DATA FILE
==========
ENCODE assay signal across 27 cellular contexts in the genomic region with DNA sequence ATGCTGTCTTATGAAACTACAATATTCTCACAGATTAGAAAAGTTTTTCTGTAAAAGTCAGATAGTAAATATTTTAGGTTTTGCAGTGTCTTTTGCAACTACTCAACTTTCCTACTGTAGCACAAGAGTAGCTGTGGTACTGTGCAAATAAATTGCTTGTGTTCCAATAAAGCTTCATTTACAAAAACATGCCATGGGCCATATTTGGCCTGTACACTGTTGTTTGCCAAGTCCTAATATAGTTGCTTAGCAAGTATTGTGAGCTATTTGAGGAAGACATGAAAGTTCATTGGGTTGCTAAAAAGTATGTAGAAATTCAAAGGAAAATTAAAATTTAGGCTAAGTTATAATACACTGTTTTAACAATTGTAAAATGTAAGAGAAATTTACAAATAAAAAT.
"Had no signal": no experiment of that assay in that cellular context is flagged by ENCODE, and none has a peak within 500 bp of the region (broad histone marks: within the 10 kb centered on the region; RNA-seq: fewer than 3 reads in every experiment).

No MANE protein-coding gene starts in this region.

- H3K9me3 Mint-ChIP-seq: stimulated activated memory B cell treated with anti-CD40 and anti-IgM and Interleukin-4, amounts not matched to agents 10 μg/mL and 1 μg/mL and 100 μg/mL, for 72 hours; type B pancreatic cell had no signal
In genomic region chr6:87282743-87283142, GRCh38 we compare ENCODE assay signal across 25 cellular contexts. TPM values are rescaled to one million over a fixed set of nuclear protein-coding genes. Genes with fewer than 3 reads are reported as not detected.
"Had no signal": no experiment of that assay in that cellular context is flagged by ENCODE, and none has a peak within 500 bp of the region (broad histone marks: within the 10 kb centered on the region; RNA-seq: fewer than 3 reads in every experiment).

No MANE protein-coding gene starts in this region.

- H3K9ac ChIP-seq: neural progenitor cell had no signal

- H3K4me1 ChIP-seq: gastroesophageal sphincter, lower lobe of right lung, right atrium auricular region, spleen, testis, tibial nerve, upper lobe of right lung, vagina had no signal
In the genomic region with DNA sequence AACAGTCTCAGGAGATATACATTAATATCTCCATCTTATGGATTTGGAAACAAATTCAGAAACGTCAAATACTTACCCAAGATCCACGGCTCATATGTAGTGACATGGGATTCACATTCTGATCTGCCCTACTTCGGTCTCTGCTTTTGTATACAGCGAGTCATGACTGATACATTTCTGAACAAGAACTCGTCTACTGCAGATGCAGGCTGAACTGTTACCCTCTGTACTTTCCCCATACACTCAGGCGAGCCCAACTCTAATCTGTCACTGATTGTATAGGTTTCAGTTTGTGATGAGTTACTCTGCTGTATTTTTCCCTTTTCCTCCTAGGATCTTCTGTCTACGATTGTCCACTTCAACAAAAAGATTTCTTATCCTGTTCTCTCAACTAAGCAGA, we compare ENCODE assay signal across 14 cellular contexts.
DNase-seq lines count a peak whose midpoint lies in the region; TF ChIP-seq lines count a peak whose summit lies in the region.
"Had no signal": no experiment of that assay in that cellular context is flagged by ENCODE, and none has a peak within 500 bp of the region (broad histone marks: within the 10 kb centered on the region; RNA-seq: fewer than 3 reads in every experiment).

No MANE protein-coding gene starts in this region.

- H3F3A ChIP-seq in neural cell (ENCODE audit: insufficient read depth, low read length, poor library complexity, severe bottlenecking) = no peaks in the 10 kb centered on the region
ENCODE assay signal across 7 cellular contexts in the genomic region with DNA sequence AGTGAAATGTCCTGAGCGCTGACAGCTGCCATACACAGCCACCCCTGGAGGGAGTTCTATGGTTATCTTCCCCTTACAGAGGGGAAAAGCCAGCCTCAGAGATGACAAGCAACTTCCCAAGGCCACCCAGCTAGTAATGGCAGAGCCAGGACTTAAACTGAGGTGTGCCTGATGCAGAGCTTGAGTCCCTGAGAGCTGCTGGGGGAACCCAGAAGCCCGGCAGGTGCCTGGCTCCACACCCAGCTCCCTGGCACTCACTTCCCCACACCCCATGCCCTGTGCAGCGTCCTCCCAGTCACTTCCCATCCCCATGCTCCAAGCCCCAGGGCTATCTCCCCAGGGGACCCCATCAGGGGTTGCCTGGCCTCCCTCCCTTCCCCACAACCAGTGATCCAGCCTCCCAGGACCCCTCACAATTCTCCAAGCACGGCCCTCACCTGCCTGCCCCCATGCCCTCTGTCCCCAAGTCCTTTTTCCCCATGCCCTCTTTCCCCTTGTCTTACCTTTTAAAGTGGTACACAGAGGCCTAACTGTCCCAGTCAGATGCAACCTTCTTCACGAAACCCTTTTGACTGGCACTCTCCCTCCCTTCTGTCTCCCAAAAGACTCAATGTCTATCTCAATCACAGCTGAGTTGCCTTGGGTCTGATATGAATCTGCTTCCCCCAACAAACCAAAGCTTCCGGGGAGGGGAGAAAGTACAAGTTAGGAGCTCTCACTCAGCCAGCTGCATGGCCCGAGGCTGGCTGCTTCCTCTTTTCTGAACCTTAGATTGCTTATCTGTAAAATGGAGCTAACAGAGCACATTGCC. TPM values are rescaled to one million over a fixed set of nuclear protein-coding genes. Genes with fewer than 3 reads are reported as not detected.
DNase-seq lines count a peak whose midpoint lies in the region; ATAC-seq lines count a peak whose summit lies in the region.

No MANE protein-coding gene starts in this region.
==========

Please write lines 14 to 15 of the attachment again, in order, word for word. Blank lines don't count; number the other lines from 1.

- H3F3A ChIP-seq in neural cell (ENCODE audit: insufficient read depth, low read length, poor library complexity, severe bottlenecking) = no peaks in the 10 kb centered on the region
ENCODE assay signal across 7 cellular contexts in the genomic region with DNA sequence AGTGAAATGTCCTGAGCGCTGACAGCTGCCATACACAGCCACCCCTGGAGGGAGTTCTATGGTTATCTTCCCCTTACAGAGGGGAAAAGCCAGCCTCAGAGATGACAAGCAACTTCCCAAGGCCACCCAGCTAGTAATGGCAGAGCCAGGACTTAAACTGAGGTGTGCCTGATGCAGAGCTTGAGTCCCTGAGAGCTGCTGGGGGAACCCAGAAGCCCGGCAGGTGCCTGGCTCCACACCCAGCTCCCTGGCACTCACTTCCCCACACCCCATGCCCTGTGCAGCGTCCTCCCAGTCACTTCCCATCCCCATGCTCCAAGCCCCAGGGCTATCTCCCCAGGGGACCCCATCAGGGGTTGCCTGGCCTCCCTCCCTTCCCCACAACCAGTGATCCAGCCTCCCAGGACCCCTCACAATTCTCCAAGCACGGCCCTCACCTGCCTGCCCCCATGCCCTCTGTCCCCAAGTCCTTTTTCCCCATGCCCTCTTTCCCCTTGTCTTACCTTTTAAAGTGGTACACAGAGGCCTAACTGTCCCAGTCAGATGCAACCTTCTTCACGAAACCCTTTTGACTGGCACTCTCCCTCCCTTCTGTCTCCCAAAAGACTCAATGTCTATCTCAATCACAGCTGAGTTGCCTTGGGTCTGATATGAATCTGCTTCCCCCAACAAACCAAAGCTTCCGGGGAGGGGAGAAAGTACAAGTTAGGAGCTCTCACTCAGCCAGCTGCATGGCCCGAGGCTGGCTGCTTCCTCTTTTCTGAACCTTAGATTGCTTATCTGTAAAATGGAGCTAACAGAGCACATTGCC. TPM values are rescaled to one million over a fixed set of nuclear protein-coding genes. Genes with fewer than 3 reads are reported as not detected.